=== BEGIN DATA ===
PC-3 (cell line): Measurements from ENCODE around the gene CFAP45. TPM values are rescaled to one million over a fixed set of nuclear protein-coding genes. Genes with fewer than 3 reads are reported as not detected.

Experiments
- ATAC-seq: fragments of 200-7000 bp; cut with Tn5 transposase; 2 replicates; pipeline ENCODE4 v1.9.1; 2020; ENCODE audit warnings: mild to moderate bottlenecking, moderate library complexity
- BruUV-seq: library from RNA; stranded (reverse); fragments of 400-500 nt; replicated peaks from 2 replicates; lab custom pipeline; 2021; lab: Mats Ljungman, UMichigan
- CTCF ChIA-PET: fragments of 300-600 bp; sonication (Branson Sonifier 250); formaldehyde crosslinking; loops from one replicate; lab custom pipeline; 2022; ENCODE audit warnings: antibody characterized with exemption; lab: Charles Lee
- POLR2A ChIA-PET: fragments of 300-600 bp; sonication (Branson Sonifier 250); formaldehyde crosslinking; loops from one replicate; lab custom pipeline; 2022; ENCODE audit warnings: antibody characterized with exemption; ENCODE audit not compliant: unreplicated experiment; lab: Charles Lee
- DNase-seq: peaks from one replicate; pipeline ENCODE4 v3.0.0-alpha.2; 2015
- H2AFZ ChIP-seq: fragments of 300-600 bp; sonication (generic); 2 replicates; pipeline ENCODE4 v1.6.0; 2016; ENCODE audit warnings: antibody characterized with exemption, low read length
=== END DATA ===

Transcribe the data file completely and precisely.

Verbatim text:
PC-3 (cell line): Measurements from ENCODE around the gene CFAP45. TPM values are rescaled to one million over a fixed set of nuclear protein-coding genes. Genes with fewer than 3 reads are reported as not detected.

Experiments
- ATAC-seq: fragments of 200-7000 bp; cut with Tn5 transposase; 2 replicates; pipeline ENCODE4 v1.9.1; 2020; ENCODE audit warnings: mild to moderate bottlenecking, moderate library complexity
- BruUV-seq: library from RNA; stranded (reverse); fragments of 400-500 nt; replicated peaks from 2 replicates; lab custom pipeline; 2021; lab: Mats Ljungman, UMichigan
- CTCF ChIA-PET: fragments of 300-600 bp; sonication (Branson Sonifier 250); formaldehyde crosslinking; loops from one replicate; lab custom pipeline; 2022; ENCODE audit warnings: antibody characterized with exemption; lab: Charles Lee
- POLR2A ChIA-PET: fragments of 300-600 bp; sonication (Branson Sonifier 250); formaldehyde crosslinking; loops from one replicate; lab custom pipeline; 2022; ENCODE audit warnings: antibody characterized with exemption; ENCODE audit not compliant: unreplicated experiment; lab: Charles Lee
- DNase-seq: peaks from one replicate; pipeline ENCODE4 v3.0.0-alpha.2; 2015
- H2AFZ ChIP-seq: fragments of 300-600 bp; sonication (generic); 2 replicates; pipeline ENCODE4 v1.6.0; 2016; ENCODE audit warnings: antibody characterized with exemption, low read length